It follows an unsuccessful lobbying campaign by Britain to get India to recognise its one-year courses as equivalent to two-year Indian courses. Observers now fear Britain’s sway in the Indian market will be further weakened after Indian enrolments at UK universities plummeted last year due to tougher visa policies.
Lakshmi Iyer, head of education at Sannam 4, a market entry specialist, told The PIE News: “UK institutions have their task cut out in India presently with the extremely negative reaction to post-study work visa closure. Wider publicity for the panel’s conclusions would mean that more students are going to weigh their options even more carefully and look towards countries that offer two-year masters.”
“Wider publicity for the panel’s conclusions would mean that more students are going weigh their options even more carefully”
Nearly 26,000 Indians study at postgraduate level in the UK, making India Britain’s second biggest postgrad market. But the Association of Indian Universities – which grants recognition or equivalence to foreign degrees in India – does not recognise master’s degrees of under two years in duration.
Lakshmi says this does not impact the majority who return to work in India’s private sector, more those wishing to work in government or academia.
An India-UK Qualification Taskforce was established in 2011 to explore the issue of the recognition, and a comparative study was jointly commissioned by the UK HE International Unit and the British Council in 2012 considering criteria such as course content, occupational outcomes and quality assurance.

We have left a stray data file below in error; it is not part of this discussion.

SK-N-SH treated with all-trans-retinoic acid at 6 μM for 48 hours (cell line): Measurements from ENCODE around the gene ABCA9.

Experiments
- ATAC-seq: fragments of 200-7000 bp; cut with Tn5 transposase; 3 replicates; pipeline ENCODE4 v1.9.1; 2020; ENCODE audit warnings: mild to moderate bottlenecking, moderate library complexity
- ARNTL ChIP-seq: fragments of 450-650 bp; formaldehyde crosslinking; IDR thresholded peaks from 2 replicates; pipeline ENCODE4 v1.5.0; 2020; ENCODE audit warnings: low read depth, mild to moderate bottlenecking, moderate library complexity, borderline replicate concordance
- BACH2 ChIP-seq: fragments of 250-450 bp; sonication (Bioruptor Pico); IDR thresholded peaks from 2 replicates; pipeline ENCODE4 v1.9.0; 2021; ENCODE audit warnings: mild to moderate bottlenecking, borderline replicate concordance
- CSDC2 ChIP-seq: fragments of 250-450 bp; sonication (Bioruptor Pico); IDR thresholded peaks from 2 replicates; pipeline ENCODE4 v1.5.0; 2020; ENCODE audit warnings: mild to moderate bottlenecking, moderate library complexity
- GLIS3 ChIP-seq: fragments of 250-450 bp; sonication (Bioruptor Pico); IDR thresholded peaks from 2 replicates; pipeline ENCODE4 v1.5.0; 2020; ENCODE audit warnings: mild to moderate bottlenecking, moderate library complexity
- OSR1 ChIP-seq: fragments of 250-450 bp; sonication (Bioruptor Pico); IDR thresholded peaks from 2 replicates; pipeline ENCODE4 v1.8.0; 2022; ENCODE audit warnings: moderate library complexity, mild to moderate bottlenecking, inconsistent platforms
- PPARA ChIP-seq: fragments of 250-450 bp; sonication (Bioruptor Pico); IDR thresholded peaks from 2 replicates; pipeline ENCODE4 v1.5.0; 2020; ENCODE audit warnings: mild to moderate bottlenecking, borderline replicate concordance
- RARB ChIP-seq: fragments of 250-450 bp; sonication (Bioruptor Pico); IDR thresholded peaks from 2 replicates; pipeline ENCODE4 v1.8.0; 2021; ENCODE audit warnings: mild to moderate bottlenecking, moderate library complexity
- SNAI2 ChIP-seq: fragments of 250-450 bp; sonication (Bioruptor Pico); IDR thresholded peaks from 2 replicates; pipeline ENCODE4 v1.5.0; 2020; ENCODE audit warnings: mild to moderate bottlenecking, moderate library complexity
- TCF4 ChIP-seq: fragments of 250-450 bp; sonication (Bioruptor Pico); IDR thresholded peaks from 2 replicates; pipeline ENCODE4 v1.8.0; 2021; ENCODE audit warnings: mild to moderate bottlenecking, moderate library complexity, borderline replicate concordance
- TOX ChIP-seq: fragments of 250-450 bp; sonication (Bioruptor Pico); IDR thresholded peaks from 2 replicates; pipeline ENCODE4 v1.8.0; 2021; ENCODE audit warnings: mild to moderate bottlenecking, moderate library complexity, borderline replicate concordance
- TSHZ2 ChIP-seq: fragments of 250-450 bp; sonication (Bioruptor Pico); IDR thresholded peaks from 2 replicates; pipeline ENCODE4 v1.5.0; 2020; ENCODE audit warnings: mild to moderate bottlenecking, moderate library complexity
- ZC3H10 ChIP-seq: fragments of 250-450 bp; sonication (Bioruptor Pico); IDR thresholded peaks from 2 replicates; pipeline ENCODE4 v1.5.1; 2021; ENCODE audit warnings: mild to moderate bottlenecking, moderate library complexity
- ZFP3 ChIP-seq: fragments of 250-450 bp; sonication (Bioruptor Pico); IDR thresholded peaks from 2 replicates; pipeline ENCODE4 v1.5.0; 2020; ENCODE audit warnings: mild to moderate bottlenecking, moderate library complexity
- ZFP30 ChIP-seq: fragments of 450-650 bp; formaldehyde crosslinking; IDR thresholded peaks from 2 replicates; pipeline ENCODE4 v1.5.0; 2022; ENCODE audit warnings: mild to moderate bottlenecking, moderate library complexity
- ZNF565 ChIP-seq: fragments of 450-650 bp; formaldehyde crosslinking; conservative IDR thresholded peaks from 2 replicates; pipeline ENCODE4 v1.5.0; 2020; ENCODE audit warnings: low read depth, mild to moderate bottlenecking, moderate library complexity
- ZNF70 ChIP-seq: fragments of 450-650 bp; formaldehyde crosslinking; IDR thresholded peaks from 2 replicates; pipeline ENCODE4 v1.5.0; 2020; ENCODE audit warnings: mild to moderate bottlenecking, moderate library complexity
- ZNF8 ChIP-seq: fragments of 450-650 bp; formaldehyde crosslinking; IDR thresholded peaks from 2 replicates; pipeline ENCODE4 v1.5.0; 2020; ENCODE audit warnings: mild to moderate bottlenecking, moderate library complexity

It found in Britain’s favour last July. But responding to the study last month representatives from India’s University Grants Commission, All India Council of Technical Education and the Central Board of Secondary Education, ruled that Indian programmes covered a wider curriculum and more “core” subjects. The panel is now expected to “frame guidelines” for Indian universities on UK-Indian credit recognition, according to the Calcutta Telegraph.
Iyer said she was disappointed by the decision, noting that all of Indian Prime Minister Manmohan Singh’s degrees were earned in Britain.
“It is difficult to digest the fact that they found the British curriculum lacking in spread of core modules”
“The British Government needs to keep this issue very much on the agenda as India despite the downturn remains a very important source country,” she said.
Indian undergraduate enrolments in the UK fell 23.5% in 2012, in response to the abolition of the post-study work visa which left fewer Indians able to gain work experience after their degree.
Ahead of a trade mission to India next week, British Prime Minister David Cameron urged Indians to continue studying in the UK, telling Indian television there was “no limit on the number of students who can come from India to study at British universities, no limit at all”.